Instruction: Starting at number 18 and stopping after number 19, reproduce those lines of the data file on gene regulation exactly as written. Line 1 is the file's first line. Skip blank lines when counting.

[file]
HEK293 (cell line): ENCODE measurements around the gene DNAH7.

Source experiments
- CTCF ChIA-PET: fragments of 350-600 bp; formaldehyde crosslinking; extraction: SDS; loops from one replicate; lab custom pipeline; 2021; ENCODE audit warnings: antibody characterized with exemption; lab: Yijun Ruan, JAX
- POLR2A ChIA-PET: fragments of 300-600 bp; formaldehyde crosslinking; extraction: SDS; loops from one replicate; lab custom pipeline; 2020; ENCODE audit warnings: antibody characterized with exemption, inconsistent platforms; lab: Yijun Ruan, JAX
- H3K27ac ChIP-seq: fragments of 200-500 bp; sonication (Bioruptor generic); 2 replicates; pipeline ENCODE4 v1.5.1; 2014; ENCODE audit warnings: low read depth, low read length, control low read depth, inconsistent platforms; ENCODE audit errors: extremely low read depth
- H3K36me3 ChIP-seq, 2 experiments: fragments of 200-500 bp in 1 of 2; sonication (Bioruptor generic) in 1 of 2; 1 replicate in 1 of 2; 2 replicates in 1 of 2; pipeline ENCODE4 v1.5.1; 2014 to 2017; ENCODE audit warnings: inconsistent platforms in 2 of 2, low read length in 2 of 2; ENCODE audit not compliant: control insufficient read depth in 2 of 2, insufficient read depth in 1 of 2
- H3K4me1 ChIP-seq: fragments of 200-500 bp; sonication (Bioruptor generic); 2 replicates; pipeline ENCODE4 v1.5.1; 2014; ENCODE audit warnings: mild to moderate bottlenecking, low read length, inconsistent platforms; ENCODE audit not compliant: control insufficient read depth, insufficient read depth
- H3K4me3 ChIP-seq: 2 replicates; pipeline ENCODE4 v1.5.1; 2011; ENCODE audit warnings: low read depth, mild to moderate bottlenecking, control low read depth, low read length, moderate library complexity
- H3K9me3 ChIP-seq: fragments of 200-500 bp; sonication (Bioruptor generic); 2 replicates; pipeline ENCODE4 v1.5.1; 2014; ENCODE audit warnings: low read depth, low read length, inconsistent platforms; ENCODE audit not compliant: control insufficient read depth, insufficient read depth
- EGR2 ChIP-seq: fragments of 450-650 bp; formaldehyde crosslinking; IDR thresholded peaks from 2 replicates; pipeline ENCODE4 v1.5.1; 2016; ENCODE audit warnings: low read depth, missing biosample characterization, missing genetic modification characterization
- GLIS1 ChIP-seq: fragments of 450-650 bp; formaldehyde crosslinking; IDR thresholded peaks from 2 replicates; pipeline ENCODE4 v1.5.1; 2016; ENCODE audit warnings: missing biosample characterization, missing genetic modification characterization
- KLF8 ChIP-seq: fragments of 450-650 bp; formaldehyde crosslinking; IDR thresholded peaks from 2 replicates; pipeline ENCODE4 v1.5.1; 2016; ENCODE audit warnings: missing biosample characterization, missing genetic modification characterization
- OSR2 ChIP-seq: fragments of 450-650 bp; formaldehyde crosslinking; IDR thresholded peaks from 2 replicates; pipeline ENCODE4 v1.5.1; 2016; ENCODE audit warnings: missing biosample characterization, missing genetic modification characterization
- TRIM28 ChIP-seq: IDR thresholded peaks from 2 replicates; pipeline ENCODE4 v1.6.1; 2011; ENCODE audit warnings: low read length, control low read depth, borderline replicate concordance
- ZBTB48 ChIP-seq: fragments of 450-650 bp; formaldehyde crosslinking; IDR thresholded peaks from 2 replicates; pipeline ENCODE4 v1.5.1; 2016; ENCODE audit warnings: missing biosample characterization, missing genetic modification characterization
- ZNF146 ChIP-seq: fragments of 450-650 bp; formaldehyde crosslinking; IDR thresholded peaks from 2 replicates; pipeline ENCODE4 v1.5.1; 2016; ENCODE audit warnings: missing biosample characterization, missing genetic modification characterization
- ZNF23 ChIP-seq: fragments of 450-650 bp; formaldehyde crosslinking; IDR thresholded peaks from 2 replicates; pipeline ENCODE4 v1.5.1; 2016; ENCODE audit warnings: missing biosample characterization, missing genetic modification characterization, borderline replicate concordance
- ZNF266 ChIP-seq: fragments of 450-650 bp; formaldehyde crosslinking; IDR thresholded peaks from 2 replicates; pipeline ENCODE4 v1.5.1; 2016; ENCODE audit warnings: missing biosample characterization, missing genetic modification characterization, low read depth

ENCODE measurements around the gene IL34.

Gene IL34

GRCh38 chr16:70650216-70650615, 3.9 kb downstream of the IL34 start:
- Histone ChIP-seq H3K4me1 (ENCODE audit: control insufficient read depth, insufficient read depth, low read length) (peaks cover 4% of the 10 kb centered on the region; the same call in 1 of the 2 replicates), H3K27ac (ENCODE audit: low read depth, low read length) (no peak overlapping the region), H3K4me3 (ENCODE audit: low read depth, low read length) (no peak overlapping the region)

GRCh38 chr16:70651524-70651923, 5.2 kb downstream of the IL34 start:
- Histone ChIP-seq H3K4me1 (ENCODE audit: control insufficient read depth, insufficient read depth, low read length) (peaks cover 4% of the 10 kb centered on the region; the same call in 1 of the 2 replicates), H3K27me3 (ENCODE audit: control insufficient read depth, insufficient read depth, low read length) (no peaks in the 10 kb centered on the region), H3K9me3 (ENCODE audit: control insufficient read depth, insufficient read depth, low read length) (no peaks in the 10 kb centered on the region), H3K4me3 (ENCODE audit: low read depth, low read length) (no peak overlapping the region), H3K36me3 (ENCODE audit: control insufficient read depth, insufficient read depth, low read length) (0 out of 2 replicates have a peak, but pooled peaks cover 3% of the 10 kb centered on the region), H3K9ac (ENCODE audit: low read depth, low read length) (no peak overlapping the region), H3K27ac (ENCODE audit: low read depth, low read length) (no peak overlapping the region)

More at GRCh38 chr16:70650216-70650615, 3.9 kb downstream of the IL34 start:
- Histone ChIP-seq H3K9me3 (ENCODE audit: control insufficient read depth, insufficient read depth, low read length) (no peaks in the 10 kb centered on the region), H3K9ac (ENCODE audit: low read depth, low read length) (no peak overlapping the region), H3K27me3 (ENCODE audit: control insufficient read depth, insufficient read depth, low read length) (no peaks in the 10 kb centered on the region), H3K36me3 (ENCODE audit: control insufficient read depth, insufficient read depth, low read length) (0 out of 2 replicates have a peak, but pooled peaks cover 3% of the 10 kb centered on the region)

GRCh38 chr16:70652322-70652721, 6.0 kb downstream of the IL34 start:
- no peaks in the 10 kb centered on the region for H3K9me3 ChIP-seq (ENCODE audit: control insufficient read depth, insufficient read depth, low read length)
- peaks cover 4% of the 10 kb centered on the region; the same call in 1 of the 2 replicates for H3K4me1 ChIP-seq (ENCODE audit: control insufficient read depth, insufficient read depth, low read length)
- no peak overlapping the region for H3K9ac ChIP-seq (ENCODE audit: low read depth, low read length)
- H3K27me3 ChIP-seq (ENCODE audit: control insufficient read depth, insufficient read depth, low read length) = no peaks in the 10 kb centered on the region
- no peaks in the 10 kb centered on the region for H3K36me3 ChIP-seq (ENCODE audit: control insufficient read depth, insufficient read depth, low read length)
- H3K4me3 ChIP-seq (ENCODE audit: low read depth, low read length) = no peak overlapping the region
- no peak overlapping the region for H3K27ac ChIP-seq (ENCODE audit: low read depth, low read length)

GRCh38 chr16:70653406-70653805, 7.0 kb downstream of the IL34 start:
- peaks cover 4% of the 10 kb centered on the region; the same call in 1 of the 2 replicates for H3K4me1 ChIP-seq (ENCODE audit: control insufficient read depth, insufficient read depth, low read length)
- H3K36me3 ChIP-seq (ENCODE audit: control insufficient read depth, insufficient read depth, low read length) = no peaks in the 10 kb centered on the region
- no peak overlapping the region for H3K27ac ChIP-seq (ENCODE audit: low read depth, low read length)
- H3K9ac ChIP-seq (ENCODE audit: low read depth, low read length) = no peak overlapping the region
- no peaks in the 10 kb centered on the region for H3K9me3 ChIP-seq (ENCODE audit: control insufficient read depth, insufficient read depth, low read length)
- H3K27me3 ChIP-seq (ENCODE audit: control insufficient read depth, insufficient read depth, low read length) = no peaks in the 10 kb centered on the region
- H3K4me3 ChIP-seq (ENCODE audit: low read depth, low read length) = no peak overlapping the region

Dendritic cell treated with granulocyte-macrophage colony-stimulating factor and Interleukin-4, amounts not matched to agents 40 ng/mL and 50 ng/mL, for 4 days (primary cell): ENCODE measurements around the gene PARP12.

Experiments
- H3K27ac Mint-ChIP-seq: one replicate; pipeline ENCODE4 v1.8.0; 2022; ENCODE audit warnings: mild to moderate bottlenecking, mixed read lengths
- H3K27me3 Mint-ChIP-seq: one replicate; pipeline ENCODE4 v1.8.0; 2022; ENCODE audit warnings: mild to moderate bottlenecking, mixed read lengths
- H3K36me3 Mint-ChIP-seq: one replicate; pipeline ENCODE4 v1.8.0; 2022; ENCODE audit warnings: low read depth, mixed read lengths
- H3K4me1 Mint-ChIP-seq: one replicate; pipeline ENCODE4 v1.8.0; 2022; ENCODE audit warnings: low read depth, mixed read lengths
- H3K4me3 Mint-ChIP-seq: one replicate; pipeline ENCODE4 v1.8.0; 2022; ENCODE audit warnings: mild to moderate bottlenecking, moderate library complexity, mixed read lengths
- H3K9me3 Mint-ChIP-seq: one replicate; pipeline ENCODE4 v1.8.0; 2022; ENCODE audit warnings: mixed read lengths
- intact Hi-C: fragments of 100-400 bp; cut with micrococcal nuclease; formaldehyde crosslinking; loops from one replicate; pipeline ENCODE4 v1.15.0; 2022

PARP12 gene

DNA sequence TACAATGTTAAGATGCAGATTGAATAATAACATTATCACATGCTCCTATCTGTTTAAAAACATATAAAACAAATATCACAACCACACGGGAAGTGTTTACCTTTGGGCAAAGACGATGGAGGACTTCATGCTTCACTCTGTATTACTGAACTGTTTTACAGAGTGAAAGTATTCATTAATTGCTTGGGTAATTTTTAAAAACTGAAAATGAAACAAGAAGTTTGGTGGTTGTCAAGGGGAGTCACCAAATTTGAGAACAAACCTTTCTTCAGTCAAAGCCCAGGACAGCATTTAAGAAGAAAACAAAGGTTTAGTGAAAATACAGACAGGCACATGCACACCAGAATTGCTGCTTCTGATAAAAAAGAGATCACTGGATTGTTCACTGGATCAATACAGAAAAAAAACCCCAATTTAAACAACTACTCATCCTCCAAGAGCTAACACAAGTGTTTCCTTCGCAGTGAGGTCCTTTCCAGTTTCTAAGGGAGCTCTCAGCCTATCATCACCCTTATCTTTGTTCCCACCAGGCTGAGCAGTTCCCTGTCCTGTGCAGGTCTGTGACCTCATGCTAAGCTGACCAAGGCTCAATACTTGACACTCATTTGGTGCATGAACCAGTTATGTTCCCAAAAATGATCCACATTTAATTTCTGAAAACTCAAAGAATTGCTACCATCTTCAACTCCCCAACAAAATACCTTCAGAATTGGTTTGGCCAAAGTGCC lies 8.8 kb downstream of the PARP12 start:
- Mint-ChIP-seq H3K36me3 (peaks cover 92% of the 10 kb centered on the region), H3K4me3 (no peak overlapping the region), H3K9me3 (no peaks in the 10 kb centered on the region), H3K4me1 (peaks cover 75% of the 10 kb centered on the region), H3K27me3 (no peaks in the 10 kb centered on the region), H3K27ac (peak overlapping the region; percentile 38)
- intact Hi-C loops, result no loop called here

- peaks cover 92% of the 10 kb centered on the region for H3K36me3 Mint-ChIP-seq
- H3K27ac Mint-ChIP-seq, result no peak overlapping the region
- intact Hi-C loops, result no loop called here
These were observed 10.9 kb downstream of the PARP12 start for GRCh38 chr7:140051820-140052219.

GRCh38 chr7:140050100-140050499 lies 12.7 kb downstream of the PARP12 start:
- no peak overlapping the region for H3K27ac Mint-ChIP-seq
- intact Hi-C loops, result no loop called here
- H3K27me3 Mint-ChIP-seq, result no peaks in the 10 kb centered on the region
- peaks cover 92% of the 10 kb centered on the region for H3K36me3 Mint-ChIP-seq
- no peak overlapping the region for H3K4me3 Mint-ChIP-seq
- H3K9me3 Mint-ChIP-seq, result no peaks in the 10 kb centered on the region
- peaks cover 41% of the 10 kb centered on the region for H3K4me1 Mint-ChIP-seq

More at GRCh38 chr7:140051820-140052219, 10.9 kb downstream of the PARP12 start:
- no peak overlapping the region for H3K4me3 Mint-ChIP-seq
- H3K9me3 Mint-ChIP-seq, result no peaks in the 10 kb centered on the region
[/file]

- ZNF266 ChIP-seq: fragments of 450-650 bp; formaldehyde crosslinking; IDR thresholded peaks from 2 replicates; pipeline ENCODE4 v1.5.1; 2016; ENCODE audit warnings: missing biosample characterization, missing genetic modification characterization, low read depth

ENCODE measurements around the gene IL34.